A Bible reading session last month posed the question of the afterlife (Mt 22). After a long exploration of the topic, I came to think that it involves questioning the very definition of life and death themselves! Using my habit of emergent layers, applied to an individual person (cf. numeral symbol by Bernard Werber), I came out with this table to describe what it means to be alive or dead:

Evolution levels

State of Life

State of Death

5. Saint (spiritual)

Hope, Faith, Love

Despair, denial/betrayal, hate

4. Human (mental)

Personality, intelligence, humour

Madness, mental handicap

3. Animal (emotional)

Sensory and emotional reaction, desires

Lethargic, vegetative state

2. Plant (biological)

Biological life, health

Handicap, decease

1. Mineral (physical)

Body, physical presence

Disaggregation

0. Others (vicarious)

Name, stories, cult, statue

Oblivion

This table matches the cardinal cycle and the 4 fields of education, with 2: sport for the body, 3: art for the heart, 4: science for the mind, and 5: wisdom for the soul. I also add a “zero” level which corresponds to our life (and survival!) through others: how we are known and remembered. With this table, it appears that death is often gradual: being handicapped, desperate, and ignored, already cripples the wholeness of our life. Often the death of the higher levels would cause the lower ones in turn to crumble. However we can also imagine the death of an unknown person, keeping quietly his wisdom and conscience till the end.

The above table may seem to over-analyse life and death, cutting it into thin nuances, but actually the Greek vocabulary of the New Testament also does so! One of my cousin underlined that in the Gospels there is a distinction between 3 forms of life: Bios: life of the body (2) and (3), Psyche: life of the mind (4), and Zoe: eternal life of the soul (5). We can also match these with the 3 loves: Eros of the body, Philia of the mind, and Agape of the soul. As I like to believe, vocabulary and grammar help with philosophy!

From the etymology angle, resurrection comes from the Latin "resurgere", "to spring up again", akin to "source" but without the idea of "origin". In Chinese 復活 is "return to life", in Vietnamese Phục sinh 復生 is "rebirth". In Greek Ανάσταση: "stand up". It sounds sometimes like a return to our previous life, or the start of a new one.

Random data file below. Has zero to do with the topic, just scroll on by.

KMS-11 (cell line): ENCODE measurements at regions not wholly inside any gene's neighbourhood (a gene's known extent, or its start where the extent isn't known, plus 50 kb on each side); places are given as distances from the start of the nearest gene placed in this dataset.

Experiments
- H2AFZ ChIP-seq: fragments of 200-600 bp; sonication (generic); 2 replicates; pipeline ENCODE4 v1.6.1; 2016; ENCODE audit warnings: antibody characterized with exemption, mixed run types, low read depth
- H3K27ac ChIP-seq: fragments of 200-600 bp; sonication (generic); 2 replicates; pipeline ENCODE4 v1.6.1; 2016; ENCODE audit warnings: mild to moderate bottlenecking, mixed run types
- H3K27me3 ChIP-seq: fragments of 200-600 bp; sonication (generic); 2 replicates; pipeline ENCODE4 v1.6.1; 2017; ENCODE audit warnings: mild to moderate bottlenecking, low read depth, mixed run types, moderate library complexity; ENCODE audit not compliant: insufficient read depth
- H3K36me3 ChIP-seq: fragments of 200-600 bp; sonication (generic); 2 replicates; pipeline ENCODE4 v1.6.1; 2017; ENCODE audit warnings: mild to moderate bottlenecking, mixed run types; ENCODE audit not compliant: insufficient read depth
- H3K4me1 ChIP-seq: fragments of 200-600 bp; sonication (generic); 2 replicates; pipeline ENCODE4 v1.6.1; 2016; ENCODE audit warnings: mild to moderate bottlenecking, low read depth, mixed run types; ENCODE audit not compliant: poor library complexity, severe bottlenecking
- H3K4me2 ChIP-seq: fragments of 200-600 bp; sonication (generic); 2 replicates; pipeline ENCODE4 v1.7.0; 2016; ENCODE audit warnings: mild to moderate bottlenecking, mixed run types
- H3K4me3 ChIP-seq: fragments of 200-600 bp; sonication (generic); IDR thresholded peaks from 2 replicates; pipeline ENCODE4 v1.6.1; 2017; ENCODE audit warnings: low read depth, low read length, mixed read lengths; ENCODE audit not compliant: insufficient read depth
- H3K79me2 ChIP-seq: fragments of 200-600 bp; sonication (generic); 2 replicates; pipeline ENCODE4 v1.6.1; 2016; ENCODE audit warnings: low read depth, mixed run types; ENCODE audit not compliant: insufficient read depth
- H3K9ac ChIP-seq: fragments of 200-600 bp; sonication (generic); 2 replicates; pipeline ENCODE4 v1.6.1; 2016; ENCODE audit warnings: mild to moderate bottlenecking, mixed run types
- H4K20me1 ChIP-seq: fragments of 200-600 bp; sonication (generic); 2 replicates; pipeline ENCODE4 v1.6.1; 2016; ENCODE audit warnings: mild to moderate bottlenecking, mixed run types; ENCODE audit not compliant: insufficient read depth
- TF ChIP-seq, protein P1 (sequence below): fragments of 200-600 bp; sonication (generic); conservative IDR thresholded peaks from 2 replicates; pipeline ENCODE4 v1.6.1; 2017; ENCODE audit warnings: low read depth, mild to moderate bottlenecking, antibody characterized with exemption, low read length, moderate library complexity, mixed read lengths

If we consider that, in the face of his death, a man’s salvation consist in keeping his life, it seems that most cultures tend to focus on the lower levels: a grave, a legend, a statue to remain in people’s head (0), and sometimes a mummy to keep the body. Then many religions and beliefs promise to restore the body (1), bring it back to physical life and health (2), enjoy a paradisaical existence of pleasures (3),  and optionally some grand revelations (4).

What if it were the other way around, eternal life through the higher levels? Simply survive as spirits (4), free from bodily life and heaviness, taking with us the most precious fruits of our soul (5). Like the butterfly leaving the caterpillar cocoon. In Christian context, the realization of divine salvation implies the irrelevance of hope and faith: only love is to remain.

Could this utlimate bliss scene also mean to abandon our individuality? Meeting face to face with God should be a fantastic love burst, surely calling for a fusion, following the example of the Trinity. That would mean that even our own self (4) fades out as we merge back into the source of light.

Even further, if this salvation leads to an eternal state of perfection, could time disappear? Time would mean motion and evolution, but hard to imagine a dynamic perfection lasting forever! It would necessary imply fluctuations around the optimum, and the absence of overall increase of excellence would mean terrible boredom for the spirits endowed with memory. Even if their memory were wiped regularly so that they may enjoy the same perfect (groundhog) day forever, that would be a kind of time-loop, not be so different from a mere interruption of time. Hard to imagine what could be existence without time, our intimate and yet mysterious life drug! We could be either without time (hit into a bliss wall the end of the road, just like the Big Bang sprung from nowhere), or beyond time, seeing it from above like a spiralling track from its beginning till its end.